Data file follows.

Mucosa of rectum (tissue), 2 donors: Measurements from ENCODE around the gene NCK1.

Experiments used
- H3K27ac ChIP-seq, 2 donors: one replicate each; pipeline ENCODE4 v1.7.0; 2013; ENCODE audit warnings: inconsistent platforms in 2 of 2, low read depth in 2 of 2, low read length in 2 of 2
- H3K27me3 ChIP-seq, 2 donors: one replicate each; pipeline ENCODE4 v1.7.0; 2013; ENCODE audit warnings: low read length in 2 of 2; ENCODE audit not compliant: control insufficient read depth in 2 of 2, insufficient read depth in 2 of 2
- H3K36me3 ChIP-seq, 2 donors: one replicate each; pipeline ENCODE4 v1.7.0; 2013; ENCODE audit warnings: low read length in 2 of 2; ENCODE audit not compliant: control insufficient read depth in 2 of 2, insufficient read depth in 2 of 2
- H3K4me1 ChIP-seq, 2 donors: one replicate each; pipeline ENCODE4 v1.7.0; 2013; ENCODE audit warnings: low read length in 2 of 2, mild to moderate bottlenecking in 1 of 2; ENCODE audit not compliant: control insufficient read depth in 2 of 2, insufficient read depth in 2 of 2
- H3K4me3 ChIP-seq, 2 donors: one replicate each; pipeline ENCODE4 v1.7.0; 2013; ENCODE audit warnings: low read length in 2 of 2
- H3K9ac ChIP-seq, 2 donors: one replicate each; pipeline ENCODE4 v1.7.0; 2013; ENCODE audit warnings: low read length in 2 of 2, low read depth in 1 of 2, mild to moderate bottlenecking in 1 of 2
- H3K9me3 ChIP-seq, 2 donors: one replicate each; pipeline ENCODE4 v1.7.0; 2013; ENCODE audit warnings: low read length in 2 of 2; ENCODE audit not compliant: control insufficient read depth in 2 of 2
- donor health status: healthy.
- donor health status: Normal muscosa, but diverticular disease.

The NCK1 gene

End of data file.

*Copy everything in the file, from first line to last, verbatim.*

Mucosa of rectum (tissue), 2 donors: Measurements from ENCODE around the gene NCK1.

Experiments used
- H3K27ac ChIP-seq, 2 donors: one replicate each; pipeline ENCODE4 v1.7.0; 2013; ENCODE audit warnings: inconsistent platforms in 2 of 2, low read depth in 2 of 2, low read length in 2 of 2
- H3K27me3 ChIP-seq, 2 donors: one replicate each; pipeline ENCODE4 v1.7.0; 2013; ENCODE audit warnings: low read length in 2 of 2; ENCODE audit not compliant: control insufficient read depth in 2 of 2, insufficient read depth in 2 of 2
- H3K36me3 ChIP-seq, 2 donors: one replicate each; pipeline ENCODE4 v1.7.0; 2013; ENCODE audit warnings: low read length in 2 of 2; ENCODE audit not compliant: control insufficient read depth in 2 of 2, insufficient read depth in 2 of 2
- H3K4me1 ChIP-seq, 2 donors: one replicate each; pipeline ENCODE4 v1.7.0; 2013; ENCODE audit warnings: low read length in 2 of 2, mild to moderate bottlenecking in 1 of 2; ENCODE audit not compliant: control insufficient read depth in 2 of 2, insufficient read depth in 2 of 2
- H3K4me3 ChIP-seq, 2 donors: one replicate each; pipeline ENCODE4 v1.7.0; 2013; ENCODE audit warnings: low read length in 2 of 2
- H3K9ac ChIP-seq, 2 donors: one replicate each; pipeline ENCODE4 v1.7.0; 2013; ENCODE audit warnings: low read length in 2 of 2, low read depth in 1 of 2, mild to moderate bottlenecking in 1 of 2
- H3K9me3 ChIP-seq, 2 donors: one replicate each; pipeline ENCODE4 v1.7.0; 2013; ENCODE audit warnings: low read length in 2 of 2; ENCODE audit not compliant: control insufficient read depth in 2 of 2
- donor health status: healthy.
- donor health status: Normal muscosa, but diverticular disease.

The NCK1 gene